Just imagine you purchase a Victorian-era costume from a vintage clothing store, only to discover later that it conceals a secret message that is completely encrypted and unintelligible. I believe we’ve all been there.
For Sara Rivers-Cofield, an archaeological curator, this was, in fact, her reality when she purchased a 19th-century silk dress in 2013 from an antique mall in Maine. The code concealed in the dress eluded attempts to decipher it for a decade, but it has since been cracked, and a researcher has even determined the day it was most likely written.
The silk-dress cryptogram case
As per the blog post by Rivers-Cofield, it appears that the two-piece dress with a bronze color probably belongs to the mid-1880s. Although people who are looking for vintage clothing frequently find items like this, what she discovered inside the dress was extremely unusual. According to Rivers-Cofield, the dress featured a hidden pocket sewed into a difficult-to-reach area that could only be reached “through an inconspicuous slit in the overskirt.”
“You have to hike up the draped silk, expose the cotton underskirt, and generally disrupt the entire look to get at the pocket because it is completely concealed by the overskirt.”
There was a ball of crumpled paper inside the pocket containing about twenty lines of nonsensical writing. Phrases like “Paul Ramify loamy event false new event” and “Bismark Omit leafage buck bank” are examples of the text.
It was obvious the message was coded, but what did it mean?
Over ten years, numerous investigators, both novice and expert codebreakers, attempted to unravel this twisted enigma, but with no success. Known as the “silk-dress cryptogram,” the puzzling messages were so notorious that they were listed in the top 50 unsolved codes and ciphers in history. However, the fancy dress of this message has finally been pulled off by someone, revealing its secrets.
A mystery resolved
Computer analyst Wayne Chan of the University of Manitoba in Canada has deciphered the code and determined the day it was most likely created.
When the Silk Dress cryptogram was first made public online, there were many different theories as to what the enigmatic messages meant to say. Were they covert signals from spies? Were they connected to illegal gaming? Chan wrote in the recently released work.
Though the answer is admittedly more commonplace than any of the conjecture, it’s still kind of neat.
As it happens, the message hid meteorological observations that were captured in a telegraphic code that the Weather Bureau and the US Army were using at the time. Since each word in a Telegram message could cost several dollars, this was an economical way to share information about city forecasts without going over budget.
The telegraph was crucial in advancing the field of operational meteorology during the period depicted by the weather observations deciphered in the Silk Dress cryptogram, according to Chan.
“Observations from remote locations could be quickly distributed, compiled, and analyzed for the first time in history to provide a summary of the weather across an entire nation and to enable the creation of regional weather forecasts.”
It’s interesting to note that only a small number of government employees had access to this code, which they used to make national weather maps.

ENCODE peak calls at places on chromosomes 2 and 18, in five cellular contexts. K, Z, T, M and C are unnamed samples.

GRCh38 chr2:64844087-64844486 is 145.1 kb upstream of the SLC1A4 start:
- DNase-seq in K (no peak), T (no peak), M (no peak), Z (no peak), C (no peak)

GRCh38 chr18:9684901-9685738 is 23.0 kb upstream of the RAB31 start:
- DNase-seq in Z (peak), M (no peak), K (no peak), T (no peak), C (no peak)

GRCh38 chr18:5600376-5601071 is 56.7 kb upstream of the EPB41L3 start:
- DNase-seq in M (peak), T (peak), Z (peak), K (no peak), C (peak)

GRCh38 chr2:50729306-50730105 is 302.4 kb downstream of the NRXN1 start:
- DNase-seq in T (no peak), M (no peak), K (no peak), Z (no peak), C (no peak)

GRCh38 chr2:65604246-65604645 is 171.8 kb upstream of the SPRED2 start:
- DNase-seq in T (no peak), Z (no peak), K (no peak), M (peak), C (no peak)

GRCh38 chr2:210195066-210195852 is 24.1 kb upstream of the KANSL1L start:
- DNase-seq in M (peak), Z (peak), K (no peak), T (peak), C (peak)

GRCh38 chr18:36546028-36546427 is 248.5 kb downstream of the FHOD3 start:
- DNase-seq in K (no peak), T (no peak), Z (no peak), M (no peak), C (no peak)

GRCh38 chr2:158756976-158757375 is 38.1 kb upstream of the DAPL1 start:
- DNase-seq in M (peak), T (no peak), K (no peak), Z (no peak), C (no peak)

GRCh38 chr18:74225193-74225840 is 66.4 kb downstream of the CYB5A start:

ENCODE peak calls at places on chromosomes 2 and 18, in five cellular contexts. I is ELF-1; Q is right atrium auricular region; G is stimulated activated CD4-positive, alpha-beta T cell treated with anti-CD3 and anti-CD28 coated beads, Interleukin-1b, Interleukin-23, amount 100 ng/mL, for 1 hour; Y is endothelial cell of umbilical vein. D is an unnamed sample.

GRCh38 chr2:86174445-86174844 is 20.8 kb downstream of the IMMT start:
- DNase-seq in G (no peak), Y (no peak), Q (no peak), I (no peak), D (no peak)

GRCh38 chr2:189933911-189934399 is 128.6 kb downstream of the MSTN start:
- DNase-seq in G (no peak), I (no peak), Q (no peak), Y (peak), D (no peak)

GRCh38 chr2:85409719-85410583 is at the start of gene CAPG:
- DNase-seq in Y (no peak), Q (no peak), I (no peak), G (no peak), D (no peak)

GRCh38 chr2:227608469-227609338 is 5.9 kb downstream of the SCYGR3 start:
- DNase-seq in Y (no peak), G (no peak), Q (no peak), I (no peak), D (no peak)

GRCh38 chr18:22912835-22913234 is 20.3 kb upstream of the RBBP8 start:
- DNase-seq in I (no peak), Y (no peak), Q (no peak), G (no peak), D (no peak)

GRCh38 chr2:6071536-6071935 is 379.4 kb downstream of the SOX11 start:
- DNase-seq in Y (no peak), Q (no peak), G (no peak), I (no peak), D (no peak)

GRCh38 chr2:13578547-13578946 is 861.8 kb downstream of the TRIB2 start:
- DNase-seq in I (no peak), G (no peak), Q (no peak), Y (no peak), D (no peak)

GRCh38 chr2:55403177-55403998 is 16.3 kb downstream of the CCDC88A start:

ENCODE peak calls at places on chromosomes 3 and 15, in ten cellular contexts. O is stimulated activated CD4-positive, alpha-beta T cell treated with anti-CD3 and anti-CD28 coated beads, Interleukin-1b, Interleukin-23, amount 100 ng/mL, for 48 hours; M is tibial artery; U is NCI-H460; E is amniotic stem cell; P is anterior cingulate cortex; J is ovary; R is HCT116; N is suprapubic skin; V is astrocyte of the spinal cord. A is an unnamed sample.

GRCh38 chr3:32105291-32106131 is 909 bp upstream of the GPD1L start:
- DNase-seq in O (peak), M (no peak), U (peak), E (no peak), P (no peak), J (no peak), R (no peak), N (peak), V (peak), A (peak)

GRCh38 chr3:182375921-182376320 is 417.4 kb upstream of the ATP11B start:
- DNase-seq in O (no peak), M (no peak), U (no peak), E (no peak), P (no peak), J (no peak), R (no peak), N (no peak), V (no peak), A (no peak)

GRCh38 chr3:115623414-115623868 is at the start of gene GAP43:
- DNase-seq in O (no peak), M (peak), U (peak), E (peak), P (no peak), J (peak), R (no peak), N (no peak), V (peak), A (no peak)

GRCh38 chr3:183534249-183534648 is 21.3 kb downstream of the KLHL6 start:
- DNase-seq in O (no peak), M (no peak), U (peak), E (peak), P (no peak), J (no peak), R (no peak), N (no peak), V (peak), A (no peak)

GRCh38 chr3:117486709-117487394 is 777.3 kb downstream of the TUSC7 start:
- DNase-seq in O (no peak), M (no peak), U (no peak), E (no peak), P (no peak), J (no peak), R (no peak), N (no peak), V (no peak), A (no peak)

According to Chan, A.W. Greely, the Chief Signal Officer, created the code, which was adopted in 1887. Users could convey a complete report using the code in an average of six words, which was incredibly effective. Another change from earlier, more complicated codes was that this one could be read by someone who was trained to do so.
Every few years, Chan says, “new weather codebooks were published, sometimes with significant revisions.” “Versions were released in 1889, 1892, and 1896 between 1888 and 1900; the U.S. Weather Bureau, which had replaced the Signal Service in 1891, published the latter two codebooks.”
Those who want to solve the mystery on their own can get the codebook here.
In addition to revealing what the message says, Chan’s research has identified the day it was most likely written—May 27, 1888—by looking at national weather data from the US and Canada for the conditions mentioned. There are still a lot of unanswered questions regarding this tale, though.
Who, for example, was the author? Why was it necessary for them to conceal the information in such a complex manner? Did a dress the color of bronze go with their skin tone?
While there may never be an answer to the last two mysteries, Chan has made significant progress in trying to solve the first.
Every local forecast was probably gathered at a War Department telegraph room in Washington, DC, and its operators were all men. They did, however, work as book stitchers, clerks, copyists, and typists.
“It is therefore quite possible that the clerical staff may have handled the coded messages and that the owner of the dress could have been among them,” Chan explains.
“Bennett” is identified on a name tag attached to the dress. Thanks to the 1888 Signal Service annual report, we are aware that at the time, a “Miss Mary C. Bennett” was working in Fairview, Fulton County, Illinois, as a volunteer weather observer. So, might this be the enigmatic dress’s owner?
It’s still unclear for the time being, but Chan did notice something intriguing. In reality, Mary Bennett’s birthday fell on the day of the weather observations that were reported in the coded message. Just a coincidence? Most likely, but it’s still a lot of fun.